- Carter Personal Air Vehicle
- Related lists
- Trimble, Stephen. "Sikorsky's X2 speedster completes first flight". Flightglobal.com, 27 August 2008.
- Goodier, Rob (September 20, 2010). "Inside Sikorsky's Speed-Record-Breaking Helicopter Technology". Popular Mechanics. Retrieved 22 September 2010.
- Sikorsky to Build and Test X2 Technology Demonstrator Helicopter. Sikorsky
- Trimble, Stephen (26 July 2010). "Sikorsky X2 sets unofficial helicopter speed record". FlightGlobal. Reed Business Information. Retrieved 29 July 2010.
- First Flight Of Sikorsky X2 Demonstrator, Aviation Week & Space Technology, 27 August 2008. Accessed: 9 March 2012.
- X2 marks the spot for radical rotor designs, Flightglobal.com, 12 June 2007.
- "Sikorsky X2". Flug-Revue. Archived from the original on June 12, 2008. Retrieved 2007-06-25.
- Trimble, Stephen. Sikorsky unveils mock-up X2 armed scout. Flightglobal.com, 4 May 2009.
- Sikorsky and Boeing to pitch ‘X-2’-based design for US Army JMR TD effort - Flightglobal.com, February 28, 2013
- Trimble, Stephen. "Sikorsky high-speed X2 prototype starts flight-test phase". Flight International, 2 September 2008.
- Lynch, Kerry. "Sikorsky X2 Files With Engaged Propeller". Aviation Week, 13 July 2009.
- Croft, John. "Sikorsky completes third-phase X2 tests with 181kt flight". Flight International, 27 May 2010.
- Rotorcraft World Records. Fédération Aéronautique Internationale (FAI)
- "X2 Technology Demonstrator Achieves 225 Knots, Sets New Top Speed for Helicopter - Target Milestone of 250 Knots Looms in Q3 2010". Sikorsky.com, 26 July 2010.
- Croft, John (September 15, 2010). "Sikorsky X2 hits 250kt goal". Flight International. Retrieved 2010-09-16.
- Sikorsky's X2 Chases World Speed Record
- "Sikorsky X2 Technology Demonstrator Achieves 250-Knot Speed Milestone". sikorsky.com. 15 September 2010. Retrieved 23 September 2010. "The speed, reached during a 1.1-hour flight, is an unofficial speed record for a helicopter."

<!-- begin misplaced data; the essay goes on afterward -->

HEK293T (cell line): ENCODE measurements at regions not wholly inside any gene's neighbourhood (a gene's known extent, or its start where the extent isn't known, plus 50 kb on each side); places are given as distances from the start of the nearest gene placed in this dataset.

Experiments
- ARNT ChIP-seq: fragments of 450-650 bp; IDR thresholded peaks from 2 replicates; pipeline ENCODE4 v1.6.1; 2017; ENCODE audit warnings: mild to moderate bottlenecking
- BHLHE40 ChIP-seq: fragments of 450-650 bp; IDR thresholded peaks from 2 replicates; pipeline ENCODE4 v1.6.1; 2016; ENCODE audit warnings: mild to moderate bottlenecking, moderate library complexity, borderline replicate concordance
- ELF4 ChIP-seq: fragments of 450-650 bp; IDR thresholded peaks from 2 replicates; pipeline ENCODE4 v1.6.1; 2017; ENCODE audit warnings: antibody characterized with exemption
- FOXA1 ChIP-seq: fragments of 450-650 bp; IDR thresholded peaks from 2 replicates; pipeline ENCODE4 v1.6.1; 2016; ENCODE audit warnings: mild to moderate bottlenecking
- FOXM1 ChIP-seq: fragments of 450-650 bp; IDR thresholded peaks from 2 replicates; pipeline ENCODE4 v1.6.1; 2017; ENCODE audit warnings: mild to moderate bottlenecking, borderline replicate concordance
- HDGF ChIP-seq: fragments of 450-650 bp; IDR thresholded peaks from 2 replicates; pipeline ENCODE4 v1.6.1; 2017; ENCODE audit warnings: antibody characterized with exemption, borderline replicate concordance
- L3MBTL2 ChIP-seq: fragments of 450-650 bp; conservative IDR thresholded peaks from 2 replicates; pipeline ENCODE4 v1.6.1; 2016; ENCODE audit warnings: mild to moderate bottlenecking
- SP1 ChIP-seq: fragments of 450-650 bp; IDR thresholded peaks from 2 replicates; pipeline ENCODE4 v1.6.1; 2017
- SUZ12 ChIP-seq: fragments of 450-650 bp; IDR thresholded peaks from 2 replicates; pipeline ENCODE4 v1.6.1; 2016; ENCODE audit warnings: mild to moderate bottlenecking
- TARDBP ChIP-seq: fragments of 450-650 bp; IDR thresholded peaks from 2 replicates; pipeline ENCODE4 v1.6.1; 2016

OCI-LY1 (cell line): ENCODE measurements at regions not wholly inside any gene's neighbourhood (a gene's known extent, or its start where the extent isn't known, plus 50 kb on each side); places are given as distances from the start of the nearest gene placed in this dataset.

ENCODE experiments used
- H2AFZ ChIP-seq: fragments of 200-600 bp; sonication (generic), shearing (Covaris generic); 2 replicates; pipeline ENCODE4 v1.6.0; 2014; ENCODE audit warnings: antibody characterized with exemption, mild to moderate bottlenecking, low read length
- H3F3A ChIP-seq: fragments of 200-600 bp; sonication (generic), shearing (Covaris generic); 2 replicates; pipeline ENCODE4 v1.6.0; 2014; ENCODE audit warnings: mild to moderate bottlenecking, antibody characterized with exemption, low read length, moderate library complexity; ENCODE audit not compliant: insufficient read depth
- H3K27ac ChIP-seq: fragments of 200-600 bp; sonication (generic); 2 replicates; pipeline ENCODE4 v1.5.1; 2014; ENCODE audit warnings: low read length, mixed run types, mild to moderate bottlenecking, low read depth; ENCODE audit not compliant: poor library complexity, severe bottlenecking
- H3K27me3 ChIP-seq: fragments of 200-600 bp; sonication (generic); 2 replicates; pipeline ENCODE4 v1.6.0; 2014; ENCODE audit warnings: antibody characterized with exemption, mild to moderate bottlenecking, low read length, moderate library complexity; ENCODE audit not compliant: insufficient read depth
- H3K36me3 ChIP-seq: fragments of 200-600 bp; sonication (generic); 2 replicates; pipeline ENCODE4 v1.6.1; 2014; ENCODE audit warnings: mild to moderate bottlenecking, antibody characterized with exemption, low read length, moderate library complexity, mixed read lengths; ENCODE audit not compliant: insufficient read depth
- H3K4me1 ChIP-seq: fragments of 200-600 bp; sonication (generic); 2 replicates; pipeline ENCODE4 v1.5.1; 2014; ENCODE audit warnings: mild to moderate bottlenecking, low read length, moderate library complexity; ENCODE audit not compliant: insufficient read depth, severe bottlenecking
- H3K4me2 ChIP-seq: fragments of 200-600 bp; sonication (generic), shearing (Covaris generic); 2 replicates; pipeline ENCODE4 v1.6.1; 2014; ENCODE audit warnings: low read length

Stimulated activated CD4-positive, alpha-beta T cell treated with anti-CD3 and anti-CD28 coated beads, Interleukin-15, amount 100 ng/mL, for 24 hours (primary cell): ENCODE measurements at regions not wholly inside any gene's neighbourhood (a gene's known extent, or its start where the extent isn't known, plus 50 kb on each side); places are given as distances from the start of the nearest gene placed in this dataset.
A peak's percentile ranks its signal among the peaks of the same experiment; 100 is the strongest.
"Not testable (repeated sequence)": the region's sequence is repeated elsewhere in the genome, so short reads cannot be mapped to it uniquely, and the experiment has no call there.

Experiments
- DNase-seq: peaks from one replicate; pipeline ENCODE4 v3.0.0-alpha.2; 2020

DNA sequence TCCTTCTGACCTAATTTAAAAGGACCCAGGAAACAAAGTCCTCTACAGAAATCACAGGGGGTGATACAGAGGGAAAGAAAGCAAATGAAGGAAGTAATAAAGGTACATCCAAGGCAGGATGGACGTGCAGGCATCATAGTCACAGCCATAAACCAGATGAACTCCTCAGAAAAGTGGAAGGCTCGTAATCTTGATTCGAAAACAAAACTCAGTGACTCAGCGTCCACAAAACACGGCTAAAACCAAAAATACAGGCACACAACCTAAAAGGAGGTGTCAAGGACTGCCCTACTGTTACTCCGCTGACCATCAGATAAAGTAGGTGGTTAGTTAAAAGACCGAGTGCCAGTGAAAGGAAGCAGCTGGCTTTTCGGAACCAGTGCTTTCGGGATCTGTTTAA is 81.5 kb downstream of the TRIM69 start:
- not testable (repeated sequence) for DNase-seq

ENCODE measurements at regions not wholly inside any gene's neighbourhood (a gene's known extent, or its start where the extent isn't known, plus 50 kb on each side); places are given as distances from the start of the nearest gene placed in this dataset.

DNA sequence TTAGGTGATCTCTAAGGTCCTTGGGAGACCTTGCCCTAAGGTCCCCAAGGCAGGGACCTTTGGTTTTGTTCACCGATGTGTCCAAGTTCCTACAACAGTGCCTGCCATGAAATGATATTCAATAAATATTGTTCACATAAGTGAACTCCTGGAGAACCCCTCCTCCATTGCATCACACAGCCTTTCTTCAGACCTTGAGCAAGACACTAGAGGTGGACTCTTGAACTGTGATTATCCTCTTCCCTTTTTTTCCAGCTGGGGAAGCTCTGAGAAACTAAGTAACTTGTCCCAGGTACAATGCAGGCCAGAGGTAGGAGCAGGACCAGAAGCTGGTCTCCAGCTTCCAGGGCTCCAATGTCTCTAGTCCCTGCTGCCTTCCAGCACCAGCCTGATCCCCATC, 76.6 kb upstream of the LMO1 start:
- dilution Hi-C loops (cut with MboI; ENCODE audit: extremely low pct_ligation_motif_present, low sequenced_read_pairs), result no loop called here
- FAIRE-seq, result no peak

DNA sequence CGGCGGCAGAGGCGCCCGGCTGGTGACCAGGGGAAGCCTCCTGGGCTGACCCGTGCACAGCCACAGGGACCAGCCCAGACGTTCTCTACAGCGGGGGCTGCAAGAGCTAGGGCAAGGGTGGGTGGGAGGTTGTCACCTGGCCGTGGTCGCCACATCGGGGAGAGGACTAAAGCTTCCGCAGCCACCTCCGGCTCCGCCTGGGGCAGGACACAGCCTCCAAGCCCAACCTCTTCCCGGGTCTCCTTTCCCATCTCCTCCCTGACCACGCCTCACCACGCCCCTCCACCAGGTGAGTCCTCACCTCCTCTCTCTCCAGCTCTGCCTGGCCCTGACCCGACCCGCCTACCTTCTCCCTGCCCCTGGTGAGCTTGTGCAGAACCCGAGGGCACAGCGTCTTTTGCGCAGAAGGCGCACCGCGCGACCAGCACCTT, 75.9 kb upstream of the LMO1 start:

- Finnegan, Joy editor-in-chief (1 October 2010). "Sikorsky Breaks 250 KTAS Record". Rotor & Wing. Retrieved 6 October 2010.
- Robb, Raymond L. Hybrid Helicopters: Compounding the Quest for Speed p49, Vertiflite, Summer 2006. Quote: "Ultimately, the XH-59A achieved an incredible 303 mph"
- D. Walsh, S. Weiner, K. Arifian, T. Lawrence, M. Wilson, T. Millott and R. Blackwell. "High Airspeed Testing of the Sikorsky X2 Technology Demonstrator" Sikorsky, May 4, 2011. Accessed: October 5, 2013.
- Paur, Jason (15 July 2010). "Sikorsky’s Record-Setting Helicopter Retires". WIRED. Retrieved 15 July 2011.
- "Award-Winning X2 Technology Demonstrator Takes its Final Flight - Program paved the way for upcoming S-97 Raider helicopter", Sikorsky Aircraft Corp., 14 July 2011.
- Warwick, Graham. "Sikorsky's X2 - Collier Win, Commercial Next?" Aviation Week, Mar 16, 2011. Accessed: March 8, 2014.
- Larson, George. "Sikorsky's X2 and the Collier Trophy" Aviation Week, Mar 23, 2011. Accessed: March 8, 2014.
- "Sikorsky X2 TD". unicopter.com. September 18, 2010. Retrieved November 21, 2010.
- Note: this is the disc area of one rotor set, not the effective area of the whole coaxial rotors set.
- Green, Ronald D. Flight Plan 2011 - Analysis of the U.S. Aerospace Industry, Rotorcraft Developments p18, U.S. Department of Commerce / International Trade Administration, March 2011. Accessed: 2 March 2012. Quote: "Several companies--including Sikorsky, Eurocopter, and Carter Aerospace Technologies--are developing compound helicopters to combine vertical/short take-off-and-landing capabilities with one or more propellers for increasing forward speed over conventional helicopter design."
|Wikimedia Commons has media related to Sikorsky helicopters.|
- Sikorsky X2
- Sikorsky X2 (proposed) on unicopter.com
- "Sikorsky Calls X2 Shape of the Future", Aviation Week, 25 February 2008
- "Sikorsky X2 In Blades-On Ground Tests", Aviation Week, 21 May 2008
- "Hyper Helos: Prototypes coming off the drawing board and into the race", Flight International, 3 July 2008
- "Swamp Pirates", Aircraft Owners and Pilots Association, October 1, 2011